This is exactly the kind of politics that I lose when I take a superficial interest in political theory. Even when I feel confident in a guiding principle, the hard part of real-world politics is bringing real people with you in the implementation and mitigating the damage that any choice of implementation will cause. There are a lot of details, and those details matter. Without the right balance between addressing a long-term deficit and providing short-term protection and relief, an attempt to alleviate unsustainable long-term misery creates more short-term misery for those least able to afford it. And while I personally may have less sympathy for the relatively well-off who have clawed their way into their own mortgage, being cavalier with their goals and their financial needs is both poor ethics and poor politics. Mobilizing political opponents who have resources and vote locally isn't a winning strategy.

Dougherty is a reporter, not a housing or public policy expert, so Golden Gates poses problems and tells stories rather than describes solutions. This book didn't lead me to a brilliant plan for fixing the Bay Area housing crunch, or hand me a roadmap for how to get effectively involved in local politics. What it did do is tell stories about what political approaches have worked, how they've worked, what change they've created, and the limitations of that change. Solving political problems is work. That work requires understanding people and balancing concerns, which in turn requires a lot of empathy, a lot of communication, and sometimes finding a way to make unlikely allies.

I'm not sure how broad the appeal of this book will be outside of those who live in the region. Some aspects of the fight for housing generalize, but the Bay Area (and I suspect every region) has properties specific to it or to the state of California. It has also reached an extreme of housing shortage that is rivaled in the United States only by New York City, which changes the nature of the solutions. But if you want to seriously engage with Bay Area housing policy, knowing the background explained here is nearly mandatory. There are some flaws — I wish Dougherty would have talked more about traffic and transit policy, although I realize that could be another book — but this is an important story told well.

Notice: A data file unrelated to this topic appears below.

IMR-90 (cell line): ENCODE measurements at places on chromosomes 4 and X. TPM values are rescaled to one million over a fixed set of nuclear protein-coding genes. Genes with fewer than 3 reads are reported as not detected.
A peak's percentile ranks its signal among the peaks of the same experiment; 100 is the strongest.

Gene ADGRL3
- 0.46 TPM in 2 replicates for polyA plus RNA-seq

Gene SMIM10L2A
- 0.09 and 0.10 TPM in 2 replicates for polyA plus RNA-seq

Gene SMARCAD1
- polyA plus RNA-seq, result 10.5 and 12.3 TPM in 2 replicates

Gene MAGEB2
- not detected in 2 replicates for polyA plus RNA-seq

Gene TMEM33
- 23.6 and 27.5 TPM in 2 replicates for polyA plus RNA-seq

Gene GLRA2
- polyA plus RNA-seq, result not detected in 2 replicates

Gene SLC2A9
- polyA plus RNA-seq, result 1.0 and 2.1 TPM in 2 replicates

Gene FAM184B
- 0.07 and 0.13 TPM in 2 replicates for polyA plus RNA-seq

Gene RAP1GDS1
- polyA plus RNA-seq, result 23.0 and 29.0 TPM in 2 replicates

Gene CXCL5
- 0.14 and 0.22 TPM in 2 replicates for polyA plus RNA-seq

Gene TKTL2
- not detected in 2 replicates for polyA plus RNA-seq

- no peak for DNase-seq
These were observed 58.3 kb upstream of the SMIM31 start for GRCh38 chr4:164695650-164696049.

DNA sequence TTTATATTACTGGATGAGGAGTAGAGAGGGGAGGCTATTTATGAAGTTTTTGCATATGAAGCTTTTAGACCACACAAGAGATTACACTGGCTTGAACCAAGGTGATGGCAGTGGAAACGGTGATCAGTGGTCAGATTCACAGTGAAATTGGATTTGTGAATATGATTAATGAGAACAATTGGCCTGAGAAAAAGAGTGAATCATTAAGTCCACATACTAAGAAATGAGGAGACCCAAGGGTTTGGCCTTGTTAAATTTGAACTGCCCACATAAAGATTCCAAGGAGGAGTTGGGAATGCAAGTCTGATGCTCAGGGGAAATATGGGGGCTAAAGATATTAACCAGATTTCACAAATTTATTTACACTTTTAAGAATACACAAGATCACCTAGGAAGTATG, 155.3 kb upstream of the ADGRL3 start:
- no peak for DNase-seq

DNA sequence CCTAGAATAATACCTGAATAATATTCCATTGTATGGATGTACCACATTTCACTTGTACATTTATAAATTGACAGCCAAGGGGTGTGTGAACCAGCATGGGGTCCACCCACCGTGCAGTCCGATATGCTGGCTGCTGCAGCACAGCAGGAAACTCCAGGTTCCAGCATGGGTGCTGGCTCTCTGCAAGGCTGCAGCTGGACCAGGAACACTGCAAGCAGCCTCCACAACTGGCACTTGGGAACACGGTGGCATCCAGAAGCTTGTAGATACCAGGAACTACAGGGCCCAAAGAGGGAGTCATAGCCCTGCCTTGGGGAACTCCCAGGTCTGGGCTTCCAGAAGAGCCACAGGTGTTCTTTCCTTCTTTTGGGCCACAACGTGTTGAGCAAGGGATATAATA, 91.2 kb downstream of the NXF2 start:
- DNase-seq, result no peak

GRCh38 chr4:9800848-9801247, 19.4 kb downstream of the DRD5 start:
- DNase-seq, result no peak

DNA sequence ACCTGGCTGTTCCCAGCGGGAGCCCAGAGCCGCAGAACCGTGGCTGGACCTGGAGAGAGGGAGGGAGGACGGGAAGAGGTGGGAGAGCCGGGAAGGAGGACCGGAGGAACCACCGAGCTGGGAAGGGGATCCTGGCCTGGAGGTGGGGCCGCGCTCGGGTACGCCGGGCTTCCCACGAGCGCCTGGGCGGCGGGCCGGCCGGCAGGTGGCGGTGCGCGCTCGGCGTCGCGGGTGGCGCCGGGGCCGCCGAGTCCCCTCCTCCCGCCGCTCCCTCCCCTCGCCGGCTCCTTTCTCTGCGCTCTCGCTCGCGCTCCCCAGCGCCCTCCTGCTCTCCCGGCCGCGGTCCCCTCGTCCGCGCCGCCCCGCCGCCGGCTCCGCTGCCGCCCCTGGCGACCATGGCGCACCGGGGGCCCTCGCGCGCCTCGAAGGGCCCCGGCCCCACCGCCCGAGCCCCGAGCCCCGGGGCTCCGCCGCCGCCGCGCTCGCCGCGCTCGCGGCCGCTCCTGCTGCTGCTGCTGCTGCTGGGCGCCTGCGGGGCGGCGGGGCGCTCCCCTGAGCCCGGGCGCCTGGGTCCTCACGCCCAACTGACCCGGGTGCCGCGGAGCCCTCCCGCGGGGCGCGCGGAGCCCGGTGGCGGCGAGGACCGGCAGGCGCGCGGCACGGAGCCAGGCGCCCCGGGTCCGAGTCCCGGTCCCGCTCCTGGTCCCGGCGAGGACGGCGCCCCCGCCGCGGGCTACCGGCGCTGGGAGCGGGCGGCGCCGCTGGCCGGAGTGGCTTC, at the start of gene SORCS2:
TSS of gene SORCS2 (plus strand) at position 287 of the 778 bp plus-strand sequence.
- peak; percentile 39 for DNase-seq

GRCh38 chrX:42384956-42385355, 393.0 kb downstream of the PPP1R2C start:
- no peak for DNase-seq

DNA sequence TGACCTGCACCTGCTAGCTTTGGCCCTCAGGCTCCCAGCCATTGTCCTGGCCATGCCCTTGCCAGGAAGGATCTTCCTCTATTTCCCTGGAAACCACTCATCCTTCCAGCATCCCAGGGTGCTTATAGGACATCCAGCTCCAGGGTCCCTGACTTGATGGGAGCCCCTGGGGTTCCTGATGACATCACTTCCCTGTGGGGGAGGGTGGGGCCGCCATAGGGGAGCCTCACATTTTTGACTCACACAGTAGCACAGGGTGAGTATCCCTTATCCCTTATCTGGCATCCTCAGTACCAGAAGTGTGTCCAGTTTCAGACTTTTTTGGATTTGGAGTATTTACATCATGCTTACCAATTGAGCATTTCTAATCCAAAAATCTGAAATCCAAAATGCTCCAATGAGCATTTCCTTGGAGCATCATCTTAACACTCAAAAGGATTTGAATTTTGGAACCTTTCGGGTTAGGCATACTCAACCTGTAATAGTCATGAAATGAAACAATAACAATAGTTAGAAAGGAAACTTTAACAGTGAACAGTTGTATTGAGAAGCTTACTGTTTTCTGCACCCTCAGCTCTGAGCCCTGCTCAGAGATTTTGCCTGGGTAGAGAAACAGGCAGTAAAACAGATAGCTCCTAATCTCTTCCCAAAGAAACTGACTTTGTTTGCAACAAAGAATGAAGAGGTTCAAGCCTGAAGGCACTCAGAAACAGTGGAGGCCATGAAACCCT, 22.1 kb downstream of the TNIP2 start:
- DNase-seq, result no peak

If this somewhat narrow topic is within your interests, highly recommended.

Rating: 8 out of 10

2020-05-03: Review: Seraphina

Review: Seraphina, by Rachel Hartman

Series Seraphina #1
Publisher Ember
Copyright 2012
ISBN 0-375-89658-9
Format Kindle
Pages 360

Forty years ago, dragons and humans negotiated a fragile truce. The fighting stopped, the dragon-killing knights were outlawed, and dragons were allowed to visit the city in peace, albeit under stringent restrictions. Some on both sides were never happy with that truce and now, as the anniversary approaches, Prince Rufus has been murdered while hunting. His head was never found, and not a few members of the court are certain that it was eaten.

Sixteen-year-old Seraphina had no intention of being part of that debate. She's desperately trying to keep a low profile as the assistant court music director and music tutor to a princess. Her father is furious that she's at court at all, since that they are hiding a family secret that cannot get out. But Seraphina has a bad habit of being competent in ways that are hard to ignore: improving the princess's willingness to learn music beyond all expectations, performing memorably at Prince Rufus's funeral, and then helping, with her dragon tutor, a newskin dragon (one new to shapeshifting) who was attacked by a mob. This brings her to the attention of Prince Lucian Kiggs: royal bastard, fiance of the princess, head of the royal guard, and observant investigator. For Seraphina and her secrets, that's a threat, but she has made more friends at court than she realizes.